I’m not a feminist, but…

Getting shared around social media is Matt Walsh’s hugely popular blog post response to the Miley Cyrus twerking incident.

The article brings up a good point. It is what feminists have been saying for years – that we need to stop victim-blaming women who are raped, and start educating young men and boys, as well as girls.

But what interests me as much as the whole cultural phenomenon of the 20 year-old Miley Cyrus grinding her ass against Robin Thicke’s genitals, is one sentence in Matt Walsh’s post. He feels the need to preface his remark by saying “I’m no feminist.” His article denounces a culture that continues to victimize women, and yet he feels he must divorce himself from feminism, whose whole essence is the study of this phenomenon. Such a pity that Walsh doesn’t want to be called a feminist even though he is one. One of my grade 11 students wrote. “Feminism is the radical notion that all people are equal.” She’s right, of course.

I’ve seen Walsh’s feminist denial before, many times, and it worries me that society is so prejudiced against feminism that writers feel the need to divorce themselves from it to be credible. Having read more than a few feminist publications, I can only conclude that feminism is so greatly feared because it threatens our belief in a tidy white bread Disney world. It recognizes the ugly underbelly of a society that has hushed up rape and domestic abuse – a society that expects women to shut up and put out (and while you’re at it, do the dishes and laundry).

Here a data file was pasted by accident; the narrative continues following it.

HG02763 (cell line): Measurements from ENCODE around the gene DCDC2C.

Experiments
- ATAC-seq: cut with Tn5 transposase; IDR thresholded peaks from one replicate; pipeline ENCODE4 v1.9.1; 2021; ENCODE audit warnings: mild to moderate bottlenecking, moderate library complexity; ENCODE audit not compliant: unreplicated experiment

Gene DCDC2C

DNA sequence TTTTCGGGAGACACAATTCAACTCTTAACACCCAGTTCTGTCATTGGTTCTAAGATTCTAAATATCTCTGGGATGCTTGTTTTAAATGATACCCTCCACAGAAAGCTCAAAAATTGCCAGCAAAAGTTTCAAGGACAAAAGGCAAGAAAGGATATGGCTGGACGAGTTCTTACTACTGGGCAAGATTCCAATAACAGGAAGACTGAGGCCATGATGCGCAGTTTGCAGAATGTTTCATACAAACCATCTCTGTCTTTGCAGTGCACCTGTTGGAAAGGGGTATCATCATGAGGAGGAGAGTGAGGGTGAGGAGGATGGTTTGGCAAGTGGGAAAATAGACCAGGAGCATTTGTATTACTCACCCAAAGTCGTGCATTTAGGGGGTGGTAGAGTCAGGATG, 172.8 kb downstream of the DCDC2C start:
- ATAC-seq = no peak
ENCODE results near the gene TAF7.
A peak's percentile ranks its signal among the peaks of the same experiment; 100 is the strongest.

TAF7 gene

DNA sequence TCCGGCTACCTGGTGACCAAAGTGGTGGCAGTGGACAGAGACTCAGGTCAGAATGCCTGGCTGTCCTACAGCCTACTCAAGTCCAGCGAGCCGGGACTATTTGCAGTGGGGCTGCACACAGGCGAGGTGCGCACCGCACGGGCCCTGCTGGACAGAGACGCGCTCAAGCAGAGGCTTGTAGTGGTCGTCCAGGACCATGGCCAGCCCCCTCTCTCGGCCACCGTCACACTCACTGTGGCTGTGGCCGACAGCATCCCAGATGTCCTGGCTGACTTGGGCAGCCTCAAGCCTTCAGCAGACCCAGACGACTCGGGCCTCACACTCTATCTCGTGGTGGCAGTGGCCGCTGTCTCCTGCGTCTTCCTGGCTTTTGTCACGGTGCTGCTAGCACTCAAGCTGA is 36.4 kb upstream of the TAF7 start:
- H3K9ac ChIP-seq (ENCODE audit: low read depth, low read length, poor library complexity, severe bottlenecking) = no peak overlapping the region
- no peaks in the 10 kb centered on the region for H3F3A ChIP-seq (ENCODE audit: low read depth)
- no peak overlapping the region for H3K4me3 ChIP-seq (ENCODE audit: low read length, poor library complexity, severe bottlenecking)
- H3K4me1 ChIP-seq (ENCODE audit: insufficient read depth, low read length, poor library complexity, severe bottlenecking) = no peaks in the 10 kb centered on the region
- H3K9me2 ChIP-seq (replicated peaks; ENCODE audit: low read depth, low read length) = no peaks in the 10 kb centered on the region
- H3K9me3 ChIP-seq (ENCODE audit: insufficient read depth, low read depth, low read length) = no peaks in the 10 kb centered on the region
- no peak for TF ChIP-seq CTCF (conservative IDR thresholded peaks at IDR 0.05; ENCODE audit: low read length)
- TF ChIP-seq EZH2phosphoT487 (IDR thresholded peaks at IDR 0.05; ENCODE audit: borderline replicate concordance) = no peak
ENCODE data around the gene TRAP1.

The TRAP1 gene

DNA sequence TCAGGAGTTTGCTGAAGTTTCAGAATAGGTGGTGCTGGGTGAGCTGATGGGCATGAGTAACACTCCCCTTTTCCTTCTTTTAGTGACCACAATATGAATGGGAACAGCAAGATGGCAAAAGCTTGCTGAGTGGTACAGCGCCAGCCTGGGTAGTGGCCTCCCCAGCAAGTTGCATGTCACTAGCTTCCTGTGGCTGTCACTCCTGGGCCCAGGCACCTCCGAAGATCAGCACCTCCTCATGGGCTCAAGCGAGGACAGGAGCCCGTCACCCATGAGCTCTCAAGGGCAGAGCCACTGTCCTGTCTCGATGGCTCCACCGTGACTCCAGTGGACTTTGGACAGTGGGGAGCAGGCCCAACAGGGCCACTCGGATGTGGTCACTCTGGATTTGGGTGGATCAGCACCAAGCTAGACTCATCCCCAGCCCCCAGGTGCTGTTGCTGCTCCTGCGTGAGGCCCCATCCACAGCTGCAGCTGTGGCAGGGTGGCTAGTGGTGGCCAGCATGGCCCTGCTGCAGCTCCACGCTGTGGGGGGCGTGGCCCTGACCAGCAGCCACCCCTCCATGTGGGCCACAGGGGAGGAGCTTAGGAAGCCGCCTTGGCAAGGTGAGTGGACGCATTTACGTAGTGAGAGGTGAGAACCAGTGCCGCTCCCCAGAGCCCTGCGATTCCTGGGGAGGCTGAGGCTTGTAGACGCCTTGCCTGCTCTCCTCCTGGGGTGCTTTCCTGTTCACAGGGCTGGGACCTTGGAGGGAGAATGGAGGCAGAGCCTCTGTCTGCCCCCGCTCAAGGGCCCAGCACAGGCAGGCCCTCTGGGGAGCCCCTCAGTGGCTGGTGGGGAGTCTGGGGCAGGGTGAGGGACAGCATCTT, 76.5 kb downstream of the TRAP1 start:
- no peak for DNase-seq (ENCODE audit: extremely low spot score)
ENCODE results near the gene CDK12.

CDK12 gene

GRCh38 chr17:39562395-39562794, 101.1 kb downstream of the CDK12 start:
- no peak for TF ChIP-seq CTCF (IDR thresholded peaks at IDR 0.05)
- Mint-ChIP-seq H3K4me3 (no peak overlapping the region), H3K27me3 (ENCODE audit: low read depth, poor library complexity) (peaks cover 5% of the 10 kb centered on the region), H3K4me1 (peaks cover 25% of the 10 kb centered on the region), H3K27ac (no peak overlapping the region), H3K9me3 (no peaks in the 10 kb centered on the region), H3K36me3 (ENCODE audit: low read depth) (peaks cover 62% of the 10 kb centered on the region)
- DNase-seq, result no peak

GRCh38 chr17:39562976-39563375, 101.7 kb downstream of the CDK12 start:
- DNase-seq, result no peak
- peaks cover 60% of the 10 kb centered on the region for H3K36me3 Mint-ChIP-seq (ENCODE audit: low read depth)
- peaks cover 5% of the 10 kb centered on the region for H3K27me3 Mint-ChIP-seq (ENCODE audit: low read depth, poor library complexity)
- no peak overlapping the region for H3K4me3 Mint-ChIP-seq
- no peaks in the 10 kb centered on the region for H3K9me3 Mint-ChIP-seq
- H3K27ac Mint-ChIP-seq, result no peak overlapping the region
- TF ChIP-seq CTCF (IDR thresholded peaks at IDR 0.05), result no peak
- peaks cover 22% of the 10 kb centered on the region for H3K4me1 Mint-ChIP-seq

It’s strange to me that while all of the intellectual studies, including psychology, philosophy, biology and economics, challenge our cultural notions, feminism is the one that is most opposed. No one is ever ashamed to be called an economist or a psychologist, but even someone as progressive as Matt Walsh divorces himself from feminism.

And as for Miley Cyrus, I actually feel pity for her – that she felt compelled to debase herself on stage. It’s not just the sexual gyrations (Sex-as-art, though controversial is only controversial in the context of a culture that heavily moralizes sexuality.), but Cyrus’ stunt seemed poorly choreographed and, well… pathetic. Remember that Cyrus was a Disney Virgin – a kid that was groomed by Disney to be a pop-star role model for little girls in a silly world where good girls are dangled as sexual objects, but don’t actually have sex. I imagine that she sees raunchy antics as a way out. Well, she certainly feels the whole weight of her culture’s expectations on her now. I don’t envy her.


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